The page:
Researchers working off the coast of Mexico have discovered evidence of arsenic-breathing life in oxygen-starved waters. These resilient microbes are a vestige of Earth’s ancient past, but they could also be a sign of things to come under the influence of climate change.
Billions of years ago, when the Earth was still very young, the first organisms to emerge did not have the benefit of abundant oxygen. Instead, these pioneering microbes likely exploited other elements to get their energy, including nitrogen, sulphur and, perhaps surprisingly, arsenic — a compound typically associated with poison.
Eventually, our planet became rich in oxygen owing to the effects of photosynthesising organisms, which converted carbon dioxide into oxygen.
Plentiful amounts of oxygen made those early microorganisms obsolete — or at least that’s what we thought. New research published this week in Proceedings of the National Academy of Sciences suggests some organisms with an arsenic-based respiratory system are still around, and they’re found pretty much where you’d expect them to be: Low-oxygen environments.
More specifically, they live in marine oxygen-deficient zones (ODZs) — a middle layer of tropical ocean where oxygen exists in trace amounts.
The traces of these atavistic microbes were discovered by a team led by Jaclyn Saunders, a postdoctoral fellow at the Woods Hole Oceanographic Institution and the Massachusetts Institute of Technology, off the coast of Mexico in the Eastern Tropical South Pacific ODZ. The new research shows that this ancient survival strategy is still in use some low-oxygen, or anoxic, marine ecosystems.
“We’ve known for a long time that there are very low levels of arsenic in the ocean,” Gabrielle Rocap, a co-author of the study and a University of Washington professor of oceanography, said in a press statement. “But the idea that organisms could be using arsenic to make a living — it’s a whole new metabolism for the open ocean.”
The creatures that live in ODZs, she said, “have to use other elements that act as an electron acceptor to extract energy from food”.
Given the ongoing effects of climate change, the new finding grimly suggests an expansion of habitat for these microbes, as ODZs are produced by sensitive imbalances between the amount of oxygen available in the atmosphere and the decay of organic matter.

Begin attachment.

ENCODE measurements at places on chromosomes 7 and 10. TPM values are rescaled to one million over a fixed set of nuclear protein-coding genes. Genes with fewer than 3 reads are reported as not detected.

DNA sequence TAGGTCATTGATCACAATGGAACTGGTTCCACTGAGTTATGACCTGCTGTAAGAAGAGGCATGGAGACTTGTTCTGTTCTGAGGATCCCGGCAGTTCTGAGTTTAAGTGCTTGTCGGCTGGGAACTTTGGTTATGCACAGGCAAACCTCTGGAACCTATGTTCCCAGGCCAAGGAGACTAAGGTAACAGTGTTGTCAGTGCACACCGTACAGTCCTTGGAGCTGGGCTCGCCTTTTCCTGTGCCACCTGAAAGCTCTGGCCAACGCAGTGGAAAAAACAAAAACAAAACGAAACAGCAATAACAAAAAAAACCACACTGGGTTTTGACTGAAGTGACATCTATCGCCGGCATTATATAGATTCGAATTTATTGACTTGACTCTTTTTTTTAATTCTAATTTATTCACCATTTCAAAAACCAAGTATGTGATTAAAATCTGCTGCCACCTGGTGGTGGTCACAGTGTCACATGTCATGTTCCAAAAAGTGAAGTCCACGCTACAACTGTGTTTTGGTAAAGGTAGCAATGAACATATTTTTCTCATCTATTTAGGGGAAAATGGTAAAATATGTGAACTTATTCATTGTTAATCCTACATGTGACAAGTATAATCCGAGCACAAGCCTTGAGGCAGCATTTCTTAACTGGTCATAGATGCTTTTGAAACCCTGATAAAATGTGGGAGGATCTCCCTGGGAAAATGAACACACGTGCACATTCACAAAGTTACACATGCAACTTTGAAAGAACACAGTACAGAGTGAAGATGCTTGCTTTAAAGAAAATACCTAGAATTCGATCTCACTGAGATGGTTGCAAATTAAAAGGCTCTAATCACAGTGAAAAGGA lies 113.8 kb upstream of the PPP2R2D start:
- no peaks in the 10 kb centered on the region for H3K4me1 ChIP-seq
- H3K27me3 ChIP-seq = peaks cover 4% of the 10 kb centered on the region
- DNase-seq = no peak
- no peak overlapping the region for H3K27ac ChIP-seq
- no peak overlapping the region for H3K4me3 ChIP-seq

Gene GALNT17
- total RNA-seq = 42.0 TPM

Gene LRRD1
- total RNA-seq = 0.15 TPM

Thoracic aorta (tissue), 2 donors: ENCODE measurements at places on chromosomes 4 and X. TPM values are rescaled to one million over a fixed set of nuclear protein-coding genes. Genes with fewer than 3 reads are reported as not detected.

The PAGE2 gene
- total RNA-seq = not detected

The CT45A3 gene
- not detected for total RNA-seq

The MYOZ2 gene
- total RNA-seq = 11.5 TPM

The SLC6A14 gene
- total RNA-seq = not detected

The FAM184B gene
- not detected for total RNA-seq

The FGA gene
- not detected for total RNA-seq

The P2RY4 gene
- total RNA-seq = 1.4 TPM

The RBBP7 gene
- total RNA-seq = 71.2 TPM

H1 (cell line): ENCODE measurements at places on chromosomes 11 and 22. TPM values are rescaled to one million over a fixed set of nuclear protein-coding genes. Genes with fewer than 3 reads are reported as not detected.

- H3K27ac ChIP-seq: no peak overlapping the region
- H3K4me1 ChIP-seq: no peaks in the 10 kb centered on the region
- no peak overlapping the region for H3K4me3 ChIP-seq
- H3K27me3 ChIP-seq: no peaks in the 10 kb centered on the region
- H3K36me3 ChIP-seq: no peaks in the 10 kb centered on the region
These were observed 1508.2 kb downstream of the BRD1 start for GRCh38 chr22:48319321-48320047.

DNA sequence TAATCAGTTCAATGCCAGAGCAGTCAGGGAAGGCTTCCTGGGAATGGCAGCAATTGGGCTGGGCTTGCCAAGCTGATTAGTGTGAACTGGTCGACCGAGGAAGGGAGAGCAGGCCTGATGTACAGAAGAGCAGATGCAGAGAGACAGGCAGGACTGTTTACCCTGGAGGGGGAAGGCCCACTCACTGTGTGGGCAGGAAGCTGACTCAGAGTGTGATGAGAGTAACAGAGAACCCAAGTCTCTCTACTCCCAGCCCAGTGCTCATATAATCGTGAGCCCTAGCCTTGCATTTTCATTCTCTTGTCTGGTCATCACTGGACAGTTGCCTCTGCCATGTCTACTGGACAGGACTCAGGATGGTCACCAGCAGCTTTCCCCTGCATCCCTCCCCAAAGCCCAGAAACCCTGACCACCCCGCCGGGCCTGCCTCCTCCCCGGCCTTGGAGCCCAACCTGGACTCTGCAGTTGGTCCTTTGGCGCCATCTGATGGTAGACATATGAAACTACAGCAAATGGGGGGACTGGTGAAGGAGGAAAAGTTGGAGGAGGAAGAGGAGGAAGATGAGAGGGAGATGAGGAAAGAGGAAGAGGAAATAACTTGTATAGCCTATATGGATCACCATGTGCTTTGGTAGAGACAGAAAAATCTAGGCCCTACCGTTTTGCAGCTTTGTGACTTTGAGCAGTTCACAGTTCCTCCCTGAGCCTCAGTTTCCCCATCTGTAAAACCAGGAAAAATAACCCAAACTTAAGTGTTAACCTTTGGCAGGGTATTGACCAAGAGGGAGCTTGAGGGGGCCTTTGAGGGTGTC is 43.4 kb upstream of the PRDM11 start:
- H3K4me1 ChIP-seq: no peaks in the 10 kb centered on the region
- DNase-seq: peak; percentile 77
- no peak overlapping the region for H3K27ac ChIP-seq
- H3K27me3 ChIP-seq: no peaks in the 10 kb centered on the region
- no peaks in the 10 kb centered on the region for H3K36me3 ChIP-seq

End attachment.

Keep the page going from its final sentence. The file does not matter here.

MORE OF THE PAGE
More encouragingly, however, the finding also holds implications in the search for extraterrestrial life. Astrobiologists can now include low-oxygen, arsenic-friendly environments in their hunt for microbial alien life.
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For the study, Saunders’ team analysed seawater pulled from the ETSP ODZ. Among the bits and pieces of DNA found floating in the solution were genetic pathways associated with arsenic.
As Saunders explained to Gizmodo in an email, the pathways her team identified all appear to be bacterial in nature, as the sequences derived came from a prokaryotic, or single-celled, metagenome (that is, all the genetic material present in an environmental sample).
“We filtered seawater through a 30-micron mesh first — so we’re only looking at small organisms — and then we passed that seawater through a 0.2 micron filter which captured the microbial cells,” said Saunders. “The DNA from all the organisms captured was then extracted, cut up into little pieces, and sequenced.”
These short sequences were then put together in a “sequence puzzle” to create a long, contiguous stretch of DNA called a contig, she explained. From there, the arsenic-related genes were identified on the contigs assembled from the metagenome sequence data.
This form of DNA sequencing “has really accelerated our understanding of environmental communities that aren’t amenable to classical microbiological isolation techniques,” said Saunders.
Two species of microorganism, the researchers suspect, are cycling two forms of arsenic in what is now a newly detected respiratory cycle, where respiration is essentially the transformation of chemical energy into biological energy. Less than one per cent of the total microbe population found in these waters are capable of breathing arsenic, the researchers estimated.
The scientists also speculated that these water-borne microbes might be distantly related to similar microbes found in hot springs and contaminated, arsenic-rich sites on land.
The existence of this cycle “may be underestimated in the modern ocean” and potentially a “significant contributor to biogeochemical cycles in the anoxic ancient oceans when arsenic concentrations were higher,” the researchers wrote in the study.
In terms of next steps, Saunders is hoping to culture the arsenic-gobbling microbes in her lab so they can be studied further.
“I have also returned to the location where this DNA sample was collected to try to observe microbial cycling of arsenic through coupled chemical and genetic sequencing analyses,” she said. Indeed, a logical next step is to put together a whole genome to better characterise these microbes and determine how they fit into the larger marine environment.
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Saunders agreed that her finding is relevant to the search for extraterrestrial life.
“There are ocean worlds — planetary bodies that have liquid water oceans — in our own solar system,” she told Gizmodo. “Enceladus is a moon of Saturn that has a rocky core, a liquid water ocean, and a thick ice crust on the surface. It is one of the most promising locations for finding life elsewhere in the universe.”
The identification of these arsenic-friendly organisms in the oxygen-poor open ocean water column, she said, expands the limits at which scientists would traditionally search for such microbes.
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